There has been a lot of talk lately about spectrum sharing – Spectrum Access Systems, Dynamic Spectrum Arbitrage, Environmental Sensing Capability, Shared Spectrum Access for Radar and Communications, to name just a few of the discussed approaches. The purveyors of these techniques believe that their technology will change the way spectrum is shared and will solve the nation’s unquenchable thirst for this finite resource. We have some reluctance about these high-tech approaches because they largely remain unproven. We’ve certainly never seen any one of them working in a commercially deployed wireless network serving 100 million plus customers; and we don’t think we will for some time.
But we have been thinking a lot about spectrum sharing, particularly in light of the FCC proceeding that proposes that satellite operations share spectrum with terrestrial mobile broadband services to advance 5th generation networks. In support of that proceeding, we recently collaborated with EchoStar – a premier broadband satellite company – on developing a sharing framework that will enable both satellite and mobile services to make intensive and productive use of valuable high GHz 5G spectrum resources in a manner that does not unduly restrict the development of either service. How? Not with some new-fangled technology with an acronym. We talked with each other to understand interference concerns and to develop a coordination framework that would work for both types of services.
In our discussions with EchoStar, we found that we not only shared common business goals and interests, but that our network architectures were a lot more compatible than once believed. For example, satellite earth stations point into the sky with highly directional antennas and mobile broadband base stations typically point their antennas towards the ground. We also learned that it is not necessary for earth stations to be in densely populated urban centers, where mobile broadband is used the most. With these and other data points, we outlined a reasonable set of coordination guidelines and parameters that would allow us to deploy mobile networks and new earth stations in more places than previously thought.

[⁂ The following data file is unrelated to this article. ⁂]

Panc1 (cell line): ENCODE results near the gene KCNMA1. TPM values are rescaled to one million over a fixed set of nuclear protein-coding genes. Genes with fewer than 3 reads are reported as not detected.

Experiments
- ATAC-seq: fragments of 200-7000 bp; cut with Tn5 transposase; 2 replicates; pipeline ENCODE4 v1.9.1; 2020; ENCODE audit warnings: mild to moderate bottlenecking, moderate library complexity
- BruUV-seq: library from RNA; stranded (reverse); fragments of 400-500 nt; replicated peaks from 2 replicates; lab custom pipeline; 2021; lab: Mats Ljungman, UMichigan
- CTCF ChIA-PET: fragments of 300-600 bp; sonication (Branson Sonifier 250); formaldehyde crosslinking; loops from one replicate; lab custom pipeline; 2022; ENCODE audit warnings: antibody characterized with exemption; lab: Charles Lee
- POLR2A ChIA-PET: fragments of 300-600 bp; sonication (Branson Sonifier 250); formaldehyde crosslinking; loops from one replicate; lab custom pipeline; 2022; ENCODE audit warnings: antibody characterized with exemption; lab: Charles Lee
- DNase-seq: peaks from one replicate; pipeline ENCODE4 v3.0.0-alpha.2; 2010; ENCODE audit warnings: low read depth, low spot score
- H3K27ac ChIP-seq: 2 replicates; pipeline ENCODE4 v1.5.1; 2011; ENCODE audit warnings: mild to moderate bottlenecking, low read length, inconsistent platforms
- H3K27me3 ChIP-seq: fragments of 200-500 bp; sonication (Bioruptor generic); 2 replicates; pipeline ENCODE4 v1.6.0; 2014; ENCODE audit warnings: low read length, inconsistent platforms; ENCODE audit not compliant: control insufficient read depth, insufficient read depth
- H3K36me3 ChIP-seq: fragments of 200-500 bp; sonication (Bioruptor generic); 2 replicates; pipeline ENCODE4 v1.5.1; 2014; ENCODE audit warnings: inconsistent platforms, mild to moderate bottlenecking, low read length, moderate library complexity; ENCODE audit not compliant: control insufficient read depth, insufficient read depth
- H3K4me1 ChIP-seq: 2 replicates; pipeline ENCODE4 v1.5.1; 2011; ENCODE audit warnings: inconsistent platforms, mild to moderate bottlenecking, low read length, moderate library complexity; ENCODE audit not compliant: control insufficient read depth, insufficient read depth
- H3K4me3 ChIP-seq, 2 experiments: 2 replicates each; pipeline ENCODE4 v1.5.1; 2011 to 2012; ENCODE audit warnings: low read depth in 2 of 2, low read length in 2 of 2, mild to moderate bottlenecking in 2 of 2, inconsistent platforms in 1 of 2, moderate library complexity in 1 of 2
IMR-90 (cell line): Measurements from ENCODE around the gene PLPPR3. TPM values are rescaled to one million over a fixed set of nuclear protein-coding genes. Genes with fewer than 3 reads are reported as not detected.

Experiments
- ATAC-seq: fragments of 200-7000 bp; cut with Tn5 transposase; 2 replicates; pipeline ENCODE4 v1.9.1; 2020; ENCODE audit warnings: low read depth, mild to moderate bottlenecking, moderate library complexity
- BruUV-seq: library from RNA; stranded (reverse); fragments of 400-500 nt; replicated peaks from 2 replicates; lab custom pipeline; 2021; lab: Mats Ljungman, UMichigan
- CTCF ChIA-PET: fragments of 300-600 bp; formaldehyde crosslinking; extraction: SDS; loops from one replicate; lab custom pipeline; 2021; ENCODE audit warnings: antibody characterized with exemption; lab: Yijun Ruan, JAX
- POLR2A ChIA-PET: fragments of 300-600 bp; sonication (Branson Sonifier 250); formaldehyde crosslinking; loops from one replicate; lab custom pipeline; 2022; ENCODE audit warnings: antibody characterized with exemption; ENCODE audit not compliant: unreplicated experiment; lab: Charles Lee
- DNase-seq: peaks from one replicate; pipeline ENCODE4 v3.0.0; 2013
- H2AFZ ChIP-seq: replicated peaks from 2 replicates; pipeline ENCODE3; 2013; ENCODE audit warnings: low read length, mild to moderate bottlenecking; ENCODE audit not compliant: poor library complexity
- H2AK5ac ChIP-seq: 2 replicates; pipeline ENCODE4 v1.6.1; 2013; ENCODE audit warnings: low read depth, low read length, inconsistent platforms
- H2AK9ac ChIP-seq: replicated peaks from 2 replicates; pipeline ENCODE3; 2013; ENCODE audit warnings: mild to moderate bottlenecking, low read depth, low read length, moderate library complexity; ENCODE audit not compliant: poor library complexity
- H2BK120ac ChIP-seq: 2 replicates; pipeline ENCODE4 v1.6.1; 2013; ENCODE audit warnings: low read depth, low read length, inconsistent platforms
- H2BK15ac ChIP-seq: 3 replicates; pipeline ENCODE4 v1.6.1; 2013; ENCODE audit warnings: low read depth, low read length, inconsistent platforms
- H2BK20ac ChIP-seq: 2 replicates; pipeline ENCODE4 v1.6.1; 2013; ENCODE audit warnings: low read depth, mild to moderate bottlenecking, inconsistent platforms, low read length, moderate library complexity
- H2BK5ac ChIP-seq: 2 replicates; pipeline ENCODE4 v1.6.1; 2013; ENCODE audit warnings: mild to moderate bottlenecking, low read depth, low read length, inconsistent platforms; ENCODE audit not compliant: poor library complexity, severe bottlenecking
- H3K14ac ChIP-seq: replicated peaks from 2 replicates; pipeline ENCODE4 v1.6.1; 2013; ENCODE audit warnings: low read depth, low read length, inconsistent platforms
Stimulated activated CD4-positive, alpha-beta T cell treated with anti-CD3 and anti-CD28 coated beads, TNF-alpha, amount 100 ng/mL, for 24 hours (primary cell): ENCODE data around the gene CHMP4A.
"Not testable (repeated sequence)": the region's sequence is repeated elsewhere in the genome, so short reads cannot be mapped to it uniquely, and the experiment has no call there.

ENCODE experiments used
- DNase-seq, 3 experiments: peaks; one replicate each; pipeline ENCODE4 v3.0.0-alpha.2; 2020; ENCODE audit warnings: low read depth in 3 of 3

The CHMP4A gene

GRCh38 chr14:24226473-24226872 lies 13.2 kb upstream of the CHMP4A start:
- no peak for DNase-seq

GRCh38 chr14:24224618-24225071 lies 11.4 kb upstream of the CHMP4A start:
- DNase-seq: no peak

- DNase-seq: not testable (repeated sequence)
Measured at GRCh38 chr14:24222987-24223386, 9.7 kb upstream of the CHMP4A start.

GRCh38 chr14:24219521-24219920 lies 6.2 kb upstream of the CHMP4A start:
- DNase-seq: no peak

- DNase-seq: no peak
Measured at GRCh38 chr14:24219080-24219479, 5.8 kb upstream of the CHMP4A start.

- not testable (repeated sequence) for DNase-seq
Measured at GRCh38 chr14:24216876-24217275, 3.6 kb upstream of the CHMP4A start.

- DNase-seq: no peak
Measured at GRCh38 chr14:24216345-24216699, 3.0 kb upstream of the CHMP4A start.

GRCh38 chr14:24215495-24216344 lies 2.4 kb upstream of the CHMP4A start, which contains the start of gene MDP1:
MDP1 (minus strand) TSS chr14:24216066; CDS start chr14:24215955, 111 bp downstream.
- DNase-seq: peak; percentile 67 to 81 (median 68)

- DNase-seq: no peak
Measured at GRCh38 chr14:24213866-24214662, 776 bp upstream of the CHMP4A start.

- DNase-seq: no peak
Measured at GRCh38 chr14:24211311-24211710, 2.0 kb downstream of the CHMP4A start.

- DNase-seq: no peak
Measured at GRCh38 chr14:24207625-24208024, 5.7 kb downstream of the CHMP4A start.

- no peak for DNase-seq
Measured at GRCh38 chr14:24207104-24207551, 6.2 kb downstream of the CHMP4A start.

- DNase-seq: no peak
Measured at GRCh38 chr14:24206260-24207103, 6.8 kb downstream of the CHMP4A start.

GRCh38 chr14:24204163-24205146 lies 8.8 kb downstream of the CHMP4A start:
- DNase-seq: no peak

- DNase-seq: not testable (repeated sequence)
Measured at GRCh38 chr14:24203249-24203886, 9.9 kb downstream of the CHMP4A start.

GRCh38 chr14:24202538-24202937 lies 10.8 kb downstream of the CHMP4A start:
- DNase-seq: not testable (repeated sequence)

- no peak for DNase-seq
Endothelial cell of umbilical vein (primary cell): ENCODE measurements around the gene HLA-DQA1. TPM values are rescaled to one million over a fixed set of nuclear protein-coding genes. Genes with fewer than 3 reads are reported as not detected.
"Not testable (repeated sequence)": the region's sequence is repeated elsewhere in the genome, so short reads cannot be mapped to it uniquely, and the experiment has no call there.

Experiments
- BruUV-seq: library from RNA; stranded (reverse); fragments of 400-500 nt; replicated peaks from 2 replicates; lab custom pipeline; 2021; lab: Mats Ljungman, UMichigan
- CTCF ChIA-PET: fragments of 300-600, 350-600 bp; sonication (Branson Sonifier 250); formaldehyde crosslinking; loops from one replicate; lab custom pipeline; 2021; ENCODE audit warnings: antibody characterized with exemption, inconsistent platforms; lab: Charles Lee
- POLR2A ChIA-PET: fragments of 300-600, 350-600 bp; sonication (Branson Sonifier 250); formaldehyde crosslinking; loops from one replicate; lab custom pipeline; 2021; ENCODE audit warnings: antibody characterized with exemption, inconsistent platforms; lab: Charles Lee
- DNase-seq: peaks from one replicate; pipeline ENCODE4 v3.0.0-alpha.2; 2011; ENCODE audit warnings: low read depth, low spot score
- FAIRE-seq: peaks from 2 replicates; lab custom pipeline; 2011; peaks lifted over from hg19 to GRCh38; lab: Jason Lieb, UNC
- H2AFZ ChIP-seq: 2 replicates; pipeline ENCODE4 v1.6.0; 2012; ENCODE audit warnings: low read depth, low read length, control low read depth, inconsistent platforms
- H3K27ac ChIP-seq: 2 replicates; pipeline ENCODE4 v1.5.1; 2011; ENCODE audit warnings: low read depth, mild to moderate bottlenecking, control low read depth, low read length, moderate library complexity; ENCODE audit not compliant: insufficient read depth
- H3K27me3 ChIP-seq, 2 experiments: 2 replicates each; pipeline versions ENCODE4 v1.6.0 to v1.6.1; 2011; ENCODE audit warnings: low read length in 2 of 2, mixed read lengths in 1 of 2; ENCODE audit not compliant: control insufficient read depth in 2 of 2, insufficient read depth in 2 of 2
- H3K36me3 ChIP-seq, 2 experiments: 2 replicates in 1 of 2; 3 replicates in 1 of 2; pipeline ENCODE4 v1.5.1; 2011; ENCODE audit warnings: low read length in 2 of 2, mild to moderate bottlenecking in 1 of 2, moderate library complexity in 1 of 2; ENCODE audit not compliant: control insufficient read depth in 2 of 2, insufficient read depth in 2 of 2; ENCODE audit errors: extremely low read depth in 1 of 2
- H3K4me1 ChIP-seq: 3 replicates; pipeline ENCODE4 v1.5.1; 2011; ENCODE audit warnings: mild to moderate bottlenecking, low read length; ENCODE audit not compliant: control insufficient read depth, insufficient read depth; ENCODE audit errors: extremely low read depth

The framework was developed around some high-level goals. First, a commitment to protect existing satellite earth stations from interference. Second, that new satellite earth station installations would need to protect the new mobile broadband systems – especially in the nation’s most densely populated urban areas. Protection zones were proposed around those dense urban cores. Lastly, we agreed that coordination criteria needs to be developed to give both satellite operators and mobile broadband service providers enough information to begin coordination discussions on the same footing.
The key to any successful coordination is a good faith approach accompanied by clear rules for both parties. The coordination guidelines being developed will be based on both. The framework proposes that FCC rules should require mobile broadband operators to respond to coordination requests from satellite operators and enter into negotiations in good faith. We believe this common sense approach – which has been used in the wireless industry for decades – can be implemented much faster and will have a more predictable outcome than some new Dynamic Frequency Allocation Shared Spectrum Algorithm that has yet to be invented much less tested or deployed.
We look forward to continuing to work collaboratively with the FCC and the satellite industry as we seek to formalize a set of rules to allow for the most effective use of the bands for both industries.